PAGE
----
29 November 1996
Address to the Study Week on ‘The Emergence of Structure in the Universe at the Level of Galaxies’
The Supreme Pontiff declares that the Academy helps to increase ‘understanding between science and faith’. Past mutual incomprehension between these two realms of knowledge has been replaced by a common partnership and fruitful dialogue. The study of the structure of the universe brings scientists to realise that at certain points science seems to be reaching a mysterious frontier where new questions arise which overlap into the spheres of metaphysics and theology. As a result, the need for dialogue and co-operation between science and faith has become ‘ever more urgent and promising’.
It gives me great pleasure once again to greet a gathering of the Pontifical Academy of Sciences on the occasion of your current study week. You are aware of my profound esteem for this dedicated body of men and women of science, and of my personal interest in your investigation of questions which are at the forefront of mankind’s ever expanding knowledge of the universe. In saying this, I am expressing the Church’s respect for scientific knowledge and her recognition of its immense value to humanity.1
One of the purposes of your Academy is to provide the Holy See and the Church with a picture, as complete and up-to-date as possible, of the latest findings in the various fields of scientific investigation. In this way you contribute to increased understanding between science and faith. Sometimes in the past mutual incomprehension dominated this relationship. Happily, the Church and the scientific community can today look upon each other as partners in the common quest for an ever more perfect understanding of the universe, the theatre of man’s passage through time towards his transcendent destiny. A fruitful dialogue is taking place between these two realms: the knowledge which depends on the natural power of reason and the knowledge which follows upon the self-revealing intervention of God in human history. The Eternal Father speaks to us in his Word and through the Holy Spirit whom he pours into our hearts.2 The same God speaks to us in nature, and here too he speaks a language that we can decipher. Both realms of knowledge are marvellous gifts of the Creator.
A clear example of a shared interest between science and religion – indeed, of their need of each other – is provided by the subject of your present meeting: ‘The emergence of structure in the universe at the level of galaxies’. With this conference you are completing a general overview of the physical cosmos. It is extraordinary to think that, with the help of advanced and sophisticated techniques, you ‘see’ as it were not only the vastness of the universe, but also the unimaginable force and dynamism which pervade it. Even more fascinating is the fact that, since the signals from its farthest reaches are transmitted by light which moves at a finite speed, you can ‘see’ back into the remotest past epochs and describe the processes which are going on today. Well-established experimental results enable you to build a general scheme or model, tracing the whole evolution of the universe from an infinitesimal instant after the starting-point of time up to the present, and beyond, into the distant future. Certainly, not all is simple and clear in this general scheme, and a number of questions of the utmost importance engage you and your colleagues around the world.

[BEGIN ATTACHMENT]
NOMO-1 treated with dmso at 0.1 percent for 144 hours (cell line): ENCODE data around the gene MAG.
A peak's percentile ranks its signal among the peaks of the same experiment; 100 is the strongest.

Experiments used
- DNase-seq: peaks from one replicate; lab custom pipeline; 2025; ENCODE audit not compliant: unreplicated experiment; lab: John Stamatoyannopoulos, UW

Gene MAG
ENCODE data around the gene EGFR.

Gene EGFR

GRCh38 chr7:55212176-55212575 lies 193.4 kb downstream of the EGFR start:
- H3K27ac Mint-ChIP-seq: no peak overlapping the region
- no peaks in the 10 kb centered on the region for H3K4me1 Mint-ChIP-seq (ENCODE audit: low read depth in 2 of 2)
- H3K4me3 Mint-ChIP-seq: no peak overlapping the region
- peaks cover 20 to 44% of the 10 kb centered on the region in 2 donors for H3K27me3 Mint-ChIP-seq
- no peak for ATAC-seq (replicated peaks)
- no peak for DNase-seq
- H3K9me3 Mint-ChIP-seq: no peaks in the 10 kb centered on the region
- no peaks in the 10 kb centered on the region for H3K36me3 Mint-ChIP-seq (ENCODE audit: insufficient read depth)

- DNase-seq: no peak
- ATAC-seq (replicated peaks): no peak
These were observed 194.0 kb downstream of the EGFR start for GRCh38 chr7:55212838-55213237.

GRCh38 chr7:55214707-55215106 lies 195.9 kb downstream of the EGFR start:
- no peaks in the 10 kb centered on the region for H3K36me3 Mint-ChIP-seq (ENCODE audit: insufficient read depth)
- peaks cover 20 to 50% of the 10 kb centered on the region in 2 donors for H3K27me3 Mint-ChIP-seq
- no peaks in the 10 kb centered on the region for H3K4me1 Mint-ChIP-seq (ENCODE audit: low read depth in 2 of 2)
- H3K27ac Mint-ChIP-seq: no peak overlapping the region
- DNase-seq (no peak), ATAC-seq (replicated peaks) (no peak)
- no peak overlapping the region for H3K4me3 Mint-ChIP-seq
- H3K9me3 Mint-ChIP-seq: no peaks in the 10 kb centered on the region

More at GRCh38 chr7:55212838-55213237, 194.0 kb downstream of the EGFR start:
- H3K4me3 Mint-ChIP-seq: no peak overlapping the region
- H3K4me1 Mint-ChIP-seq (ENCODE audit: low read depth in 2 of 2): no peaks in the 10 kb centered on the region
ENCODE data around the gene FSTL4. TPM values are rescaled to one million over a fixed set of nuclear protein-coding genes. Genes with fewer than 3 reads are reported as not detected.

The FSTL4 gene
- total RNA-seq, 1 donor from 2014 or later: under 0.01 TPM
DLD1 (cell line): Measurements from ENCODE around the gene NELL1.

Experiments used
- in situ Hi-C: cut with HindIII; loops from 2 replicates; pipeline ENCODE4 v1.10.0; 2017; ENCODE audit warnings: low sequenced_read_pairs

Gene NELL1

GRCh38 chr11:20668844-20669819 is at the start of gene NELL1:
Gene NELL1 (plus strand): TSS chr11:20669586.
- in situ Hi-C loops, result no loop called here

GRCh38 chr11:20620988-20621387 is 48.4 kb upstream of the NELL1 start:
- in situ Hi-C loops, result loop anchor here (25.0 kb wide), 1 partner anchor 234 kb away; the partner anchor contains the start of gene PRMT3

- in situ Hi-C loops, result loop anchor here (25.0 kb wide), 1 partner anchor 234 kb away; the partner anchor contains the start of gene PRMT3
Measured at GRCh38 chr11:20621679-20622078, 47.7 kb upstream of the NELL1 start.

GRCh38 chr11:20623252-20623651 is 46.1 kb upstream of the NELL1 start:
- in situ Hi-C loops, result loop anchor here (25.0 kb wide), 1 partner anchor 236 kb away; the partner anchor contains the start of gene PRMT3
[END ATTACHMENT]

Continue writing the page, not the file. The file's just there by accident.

One such question, the emergence of structure, constitutes the subject of your present conference and is of vital interest, especially when we consider that the emergence of structure appears as the pre-condition for the eventual emergence of life, and ultimately of man as the culmination of all that exists around him in the physical cosmos. Men and women of science such as yourselves ponder the vast and pulsating universe, and as you unravel its secrets you realise that at certain points science seems to be reaching a mysterious frontier where new questions are arising which overlap into the spheres of metaphysics and theology. As a result, the need for dialogue and co-operation between science and faith has become ever more urgent and promising. It is as if science itself were offering a practical vindication of the openness and confidence shown by the Second Vatican Council when it stated that ‘investigation carried out in a genuinely scientific manner and in accord with moral norms never truly conflicts with faith’.3
I thank you for what you are doing in your respective scientific fields. I hope and pray that he ‘by whose word the heavens were made’4 will sustain you in your noble endeavours, the results of which make the dialogue between science and religion more concrete and more firmly grounded in the truth. ‘May you be blessed by the Lord who made heaven and earth!’5
1 Cf. Lumen Gentium, n. 59.
2 Jn 1:14; Rm 5:5.
3 Cf. Gaudium et Spes, n. 38.
4 Ps 33(32):6.
5 Ps 115(114):15.